• Yi Bao Produce Group of Vernon, CA, will pay $15,000. On seven separate occasions, the company sold produce imported from China such as Ginger, Taro Root, Longan and Fragrant Pear with illegal pesticide residues. The produce was sold between March 2013 and September 2014.
  • Primary Export International Inc. of South San Francisco, CA, will pay $9,000. On five separate occasions, the company sold produce imported from China, including Longan and Lychees with illegal pesticide residues. The produce was sold between June 2013 and August 2014.
  • Marquez Produce of Los Angeles will pay $21,000. On seven separate occasions, the company sold produce imported from Mexico, such as Cactus Leaves, Tomatillos and Squash, with illegal pesticide residues. The produce was sold between April 2013 and May 2014.
  • La Sucursal Produce Inc. of Los Angeles will pay $12,000. On five separate occasions, the company sold produce imported from Mexico, such as Tomatillos, Cactus Pears and Cactus Leaves, with illegal pesticide residues. The produce was sold between August 2013 and July 2014.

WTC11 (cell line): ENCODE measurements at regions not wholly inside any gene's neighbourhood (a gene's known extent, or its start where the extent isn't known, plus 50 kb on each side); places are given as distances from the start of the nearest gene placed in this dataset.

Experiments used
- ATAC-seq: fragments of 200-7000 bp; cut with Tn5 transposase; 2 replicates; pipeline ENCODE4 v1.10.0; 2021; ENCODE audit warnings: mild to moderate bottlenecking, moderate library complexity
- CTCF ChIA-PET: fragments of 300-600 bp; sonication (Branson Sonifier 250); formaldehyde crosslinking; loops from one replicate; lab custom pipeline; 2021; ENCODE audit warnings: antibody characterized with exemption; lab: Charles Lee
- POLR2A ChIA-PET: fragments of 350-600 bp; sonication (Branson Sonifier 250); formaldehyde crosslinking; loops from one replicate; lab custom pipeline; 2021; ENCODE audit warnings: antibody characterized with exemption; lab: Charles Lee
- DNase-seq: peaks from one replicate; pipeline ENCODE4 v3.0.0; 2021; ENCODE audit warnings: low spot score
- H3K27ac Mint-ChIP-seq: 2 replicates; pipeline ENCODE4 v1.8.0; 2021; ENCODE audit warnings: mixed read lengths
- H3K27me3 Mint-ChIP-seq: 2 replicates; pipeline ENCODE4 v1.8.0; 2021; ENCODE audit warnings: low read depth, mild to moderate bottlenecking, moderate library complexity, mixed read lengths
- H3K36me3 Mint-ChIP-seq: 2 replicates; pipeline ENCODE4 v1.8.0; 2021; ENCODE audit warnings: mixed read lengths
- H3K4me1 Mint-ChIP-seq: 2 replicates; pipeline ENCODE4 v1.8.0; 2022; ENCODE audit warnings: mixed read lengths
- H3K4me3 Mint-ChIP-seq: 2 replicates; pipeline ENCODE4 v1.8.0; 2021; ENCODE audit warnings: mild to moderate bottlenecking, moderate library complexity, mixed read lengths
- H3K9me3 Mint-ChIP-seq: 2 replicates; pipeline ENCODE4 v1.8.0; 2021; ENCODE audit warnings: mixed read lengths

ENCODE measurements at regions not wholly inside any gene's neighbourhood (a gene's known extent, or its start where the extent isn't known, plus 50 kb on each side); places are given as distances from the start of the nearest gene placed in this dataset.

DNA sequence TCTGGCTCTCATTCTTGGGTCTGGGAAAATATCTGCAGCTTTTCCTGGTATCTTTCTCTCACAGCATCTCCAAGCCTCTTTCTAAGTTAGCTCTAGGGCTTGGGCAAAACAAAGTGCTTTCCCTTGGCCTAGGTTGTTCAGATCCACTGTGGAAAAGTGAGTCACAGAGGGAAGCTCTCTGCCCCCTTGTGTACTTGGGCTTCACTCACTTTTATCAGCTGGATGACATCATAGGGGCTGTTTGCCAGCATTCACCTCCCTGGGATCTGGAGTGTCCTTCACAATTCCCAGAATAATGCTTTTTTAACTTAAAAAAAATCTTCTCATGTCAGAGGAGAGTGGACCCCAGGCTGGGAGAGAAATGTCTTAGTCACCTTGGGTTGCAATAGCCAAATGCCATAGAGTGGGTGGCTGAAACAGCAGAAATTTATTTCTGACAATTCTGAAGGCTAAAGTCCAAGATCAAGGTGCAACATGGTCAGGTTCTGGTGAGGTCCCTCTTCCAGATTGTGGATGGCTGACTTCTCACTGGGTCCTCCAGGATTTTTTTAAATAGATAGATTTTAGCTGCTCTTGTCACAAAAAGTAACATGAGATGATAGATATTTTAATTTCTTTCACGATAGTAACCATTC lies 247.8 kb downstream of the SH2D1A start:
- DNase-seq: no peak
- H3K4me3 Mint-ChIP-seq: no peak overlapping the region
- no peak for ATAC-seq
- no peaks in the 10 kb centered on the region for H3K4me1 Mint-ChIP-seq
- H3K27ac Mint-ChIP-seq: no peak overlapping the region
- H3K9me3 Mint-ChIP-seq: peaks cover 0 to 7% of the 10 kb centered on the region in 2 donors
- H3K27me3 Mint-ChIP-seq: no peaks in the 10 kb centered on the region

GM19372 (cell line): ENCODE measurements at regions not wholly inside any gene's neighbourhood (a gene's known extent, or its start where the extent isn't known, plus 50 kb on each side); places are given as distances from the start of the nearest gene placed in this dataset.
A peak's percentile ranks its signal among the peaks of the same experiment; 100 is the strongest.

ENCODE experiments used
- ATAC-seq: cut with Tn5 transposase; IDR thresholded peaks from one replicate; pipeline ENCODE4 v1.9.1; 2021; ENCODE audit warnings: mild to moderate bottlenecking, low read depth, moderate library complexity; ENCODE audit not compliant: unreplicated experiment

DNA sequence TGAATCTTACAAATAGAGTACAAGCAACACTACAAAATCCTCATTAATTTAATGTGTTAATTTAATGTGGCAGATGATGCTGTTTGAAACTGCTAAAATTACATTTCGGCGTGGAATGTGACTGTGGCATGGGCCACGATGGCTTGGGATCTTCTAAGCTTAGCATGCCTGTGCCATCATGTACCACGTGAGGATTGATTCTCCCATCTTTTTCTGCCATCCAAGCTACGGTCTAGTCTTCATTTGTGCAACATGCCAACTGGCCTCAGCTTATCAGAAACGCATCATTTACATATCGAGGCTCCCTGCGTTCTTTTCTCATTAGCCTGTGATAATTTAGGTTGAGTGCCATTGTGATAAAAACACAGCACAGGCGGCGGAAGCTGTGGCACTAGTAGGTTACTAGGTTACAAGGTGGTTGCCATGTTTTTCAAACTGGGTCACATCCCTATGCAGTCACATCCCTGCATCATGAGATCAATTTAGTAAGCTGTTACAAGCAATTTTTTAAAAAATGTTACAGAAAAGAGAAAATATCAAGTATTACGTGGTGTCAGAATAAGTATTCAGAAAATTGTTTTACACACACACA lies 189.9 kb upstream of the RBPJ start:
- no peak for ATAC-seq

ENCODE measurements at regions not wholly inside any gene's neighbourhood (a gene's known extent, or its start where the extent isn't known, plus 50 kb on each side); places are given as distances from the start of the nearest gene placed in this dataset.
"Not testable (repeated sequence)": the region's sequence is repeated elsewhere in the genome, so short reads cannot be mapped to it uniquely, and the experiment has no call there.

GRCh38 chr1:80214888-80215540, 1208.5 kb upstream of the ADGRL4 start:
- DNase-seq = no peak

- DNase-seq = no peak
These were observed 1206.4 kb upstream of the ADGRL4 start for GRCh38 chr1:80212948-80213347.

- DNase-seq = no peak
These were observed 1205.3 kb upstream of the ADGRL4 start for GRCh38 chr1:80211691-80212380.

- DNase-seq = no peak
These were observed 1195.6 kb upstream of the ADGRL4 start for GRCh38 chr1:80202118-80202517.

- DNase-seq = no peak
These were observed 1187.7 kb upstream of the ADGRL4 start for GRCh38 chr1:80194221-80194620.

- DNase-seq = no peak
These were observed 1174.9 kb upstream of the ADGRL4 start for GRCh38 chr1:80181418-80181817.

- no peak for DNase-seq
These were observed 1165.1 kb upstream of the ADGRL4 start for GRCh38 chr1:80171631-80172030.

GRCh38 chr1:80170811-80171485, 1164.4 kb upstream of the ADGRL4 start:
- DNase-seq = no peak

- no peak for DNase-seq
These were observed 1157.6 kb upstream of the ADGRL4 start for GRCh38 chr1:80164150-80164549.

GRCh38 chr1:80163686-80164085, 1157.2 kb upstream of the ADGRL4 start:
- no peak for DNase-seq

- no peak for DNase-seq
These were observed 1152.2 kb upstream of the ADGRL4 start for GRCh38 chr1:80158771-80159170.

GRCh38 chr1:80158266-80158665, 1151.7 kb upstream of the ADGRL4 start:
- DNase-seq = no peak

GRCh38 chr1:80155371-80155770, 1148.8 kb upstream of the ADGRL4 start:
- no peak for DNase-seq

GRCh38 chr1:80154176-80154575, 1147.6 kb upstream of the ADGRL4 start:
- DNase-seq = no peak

• V&L Produce, Inc. of Vernon, CA, will pay $6,000. On four separate occasions, the company sold produce imported from Mexico, such as Purslane, Cactus Leaves and Mexican Squash, with illegal pesticide residues. The produce was sold between April 2013 and October 2014.

Since 2013, DPR has repeatedly found imported produce for sale in California that exceeds U.S. pesticide limits. This includes Cactus Pads imported from Mexico that were tainted with an organophosphate-based pesticide which was banned by the U.S. EPA more than 30 years ago because of health concerns. (International countries may have pesticides limits that differ from the U.S., but produce sold in California must meet U.S. limits).